As far as computer architectures go, ARM doesn’t have anything to be ashamed of. Since nearly every mobile device on the planet is powered by some member of the reduced instruction set computer (RISC) family, there’s an excellent chance these words are currently making their way to your eyes courtesy of an ARM chip. A userbase of several billion is certainly nothing to sneeze at, and that’s before we even take into account the myriad of other devices which ARM processors find their way into: from kid’s toys to smart TVs.
ARM is also the de facto architecture for the single-board computers which have dominated the hacking and making scene for the last several years. Raspberry Pi, BeagleBone, ODROID, Tinker Board, etc. If it’s a small computer that runs Linux or Android, it will almost certainly be powered by some ARM variant; another market all but completely dominated.
It would be a fair to say that small devices, from set top boxes down to smartwatches, are today the domain of ARM processors. But if we’re talking about what one might consider “traditional” computers, such as desktops, laptops, or servers, ARM is essentially a non-starter. There are a handful of ARM Chromebooks on the market, but effectively everything else is running on x86 processors built by Intel or AMD. You can’t walk into a store and purchase an ARM desktop, and beyond the hackers who are using Raspberry Pis to host their personal sites, ARM servers are an exceptional rarity.
Or at least, they were until very recently. At the re:Invent 2018 conference, Amazon announced the immediate availability of their own internally developed ARM servers for their Amazon Web Services (AWS) customers. For many developers this will be the first time they’ve written code for a non-x86 processor, and while some growing pains are to be expected, the lower cost of the ARM instances compared to the standard x86 options seems likely to drive adoption. Will this be the push ARM needs to finally break into the server and potentially even desktop markets? Let’s take a look at what ARM is up against.
Continue reading “Amazon Thinks ARM Is Bigger Than Your Phone”
Probably the best example is to simply go to the site and click on “About itty bitty.” That page is itself encoded in its own URL. If you then click on the App link, you’ll see a calculator, showing that this isn’t just for snippets of text. While this does depend on the itty.bitty.site web host to provide the decoding framework, the decoding is done totally in your browser and the code is open source. What that means is you could host it on your own server, if you wanted to.
At first, this seems like a novelty until you start thinking about it. A small computer with an Internet connection could easily formulate these URLs to create web pages. A bigger computer could even host the itty.bitty server. Then there’s the privacy issue. At first, we were thinking that a page like this would be hard to censor since there is no centralized server with the content. But you still need the decoding framework. However, that wouldn’t stop a sophisticated user from “redirecting” to another — maybe private — decoding website and reading the page regardless of anyone’s disapproval of the content.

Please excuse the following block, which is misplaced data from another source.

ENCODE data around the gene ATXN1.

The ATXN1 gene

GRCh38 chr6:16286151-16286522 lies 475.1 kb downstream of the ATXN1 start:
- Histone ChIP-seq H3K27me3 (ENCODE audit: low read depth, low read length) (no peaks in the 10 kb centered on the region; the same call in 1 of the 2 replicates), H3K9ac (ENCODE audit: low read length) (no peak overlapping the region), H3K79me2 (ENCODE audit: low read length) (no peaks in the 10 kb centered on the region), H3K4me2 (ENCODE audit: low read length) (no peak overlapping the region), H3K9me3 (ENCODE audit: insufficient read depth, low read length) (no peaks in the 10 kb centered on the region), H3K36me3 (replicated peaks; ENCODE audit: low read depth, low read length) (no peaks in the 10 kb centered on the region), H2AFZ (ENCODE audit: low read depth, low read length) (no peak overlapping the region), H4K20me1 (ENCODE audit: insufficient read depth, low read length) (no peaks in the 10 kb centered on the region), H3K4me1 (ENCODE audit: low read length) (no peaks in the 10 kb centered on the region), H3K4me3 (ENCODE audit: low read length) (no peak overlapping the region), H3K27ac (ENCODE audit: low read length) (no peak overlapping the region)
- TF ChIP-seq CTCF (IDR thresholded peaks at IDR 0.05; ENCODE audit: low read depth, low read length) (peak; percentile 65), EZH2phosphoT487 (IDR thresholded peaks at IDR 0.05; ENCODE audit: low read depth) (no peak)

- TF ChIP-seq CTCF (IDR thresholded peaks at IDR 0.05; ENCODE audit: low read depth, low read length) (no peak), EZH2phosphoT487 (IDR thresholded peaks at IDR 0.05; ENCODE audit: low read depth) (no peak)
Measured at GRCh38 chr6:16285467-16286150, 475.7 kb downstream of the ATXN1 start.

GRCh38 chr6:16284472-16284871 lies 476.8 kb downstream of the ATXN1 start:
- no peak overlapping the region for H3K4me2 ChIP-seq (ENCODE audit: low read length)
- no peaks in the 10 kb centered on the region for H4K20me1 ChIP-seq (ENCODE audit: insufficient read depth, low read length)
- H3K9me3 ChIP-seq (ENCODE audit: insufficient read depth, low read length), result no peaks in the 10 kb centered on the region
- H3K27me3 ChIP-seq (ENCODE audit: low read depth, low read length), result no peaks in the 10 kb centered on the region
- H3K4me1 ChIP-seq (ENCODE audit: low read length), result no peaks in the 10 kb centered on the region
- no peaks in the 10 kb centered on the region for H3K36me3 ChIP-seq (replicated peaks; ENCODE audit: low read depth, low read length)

Continue reading “Tiny Websites Have No Server”
Last month we posted a tutorial from Hub City Labs on making your own PCBs at home. At the time, Hub City was hosting their hackerspace web site on a tiny vps graciously provided by a member. As you might expect, the throngs of Hackaday readers turned Hub City Labs’ server into a pile of molten slag and made their admin’s hair a little more gray. Their web site is up again, and Hub City provided a tutorial on protecting your server from the ravages of being Slashdotted, Farked, Reddited, and even Hackaday’d.
The solution for the first few hours was to transfer Hub City Labs’ site to an Amazon EC2 instance. Since then, they’ve moved over to a Debian EC2 instance that is able to handle half a million pageviews an hour for a WordPress site.
This amazing capability required a good bit of optimizations. A WordPress installation is set to run cron tasks on every page load; not good if you’re going to see thousands of hits every minute. The guys added define(‘DISABLE_WP_CRON’, true) to their wp-config.php file and set all the background tasks – checking to see if a page should be updated – to a fixed schedule every minute or so. Along with an increase in the WordPress cache, these optimizations increased the number of pageviews an hour from 1500 to 60000.
To get up to half a million pageviews an hour, the EC2 instance was loaded up with Varnish, a front-end cache that really speeds things up.
The result – 375 million pageviews for $15 a month – is more than Hub City Labs will probably ever need. The nature of hackerspace web sites, though – light load until Hackaday, Slashdot, or Reddit figure out you did something cool – means hosting on an expandable EC2 instance is probably the way to go.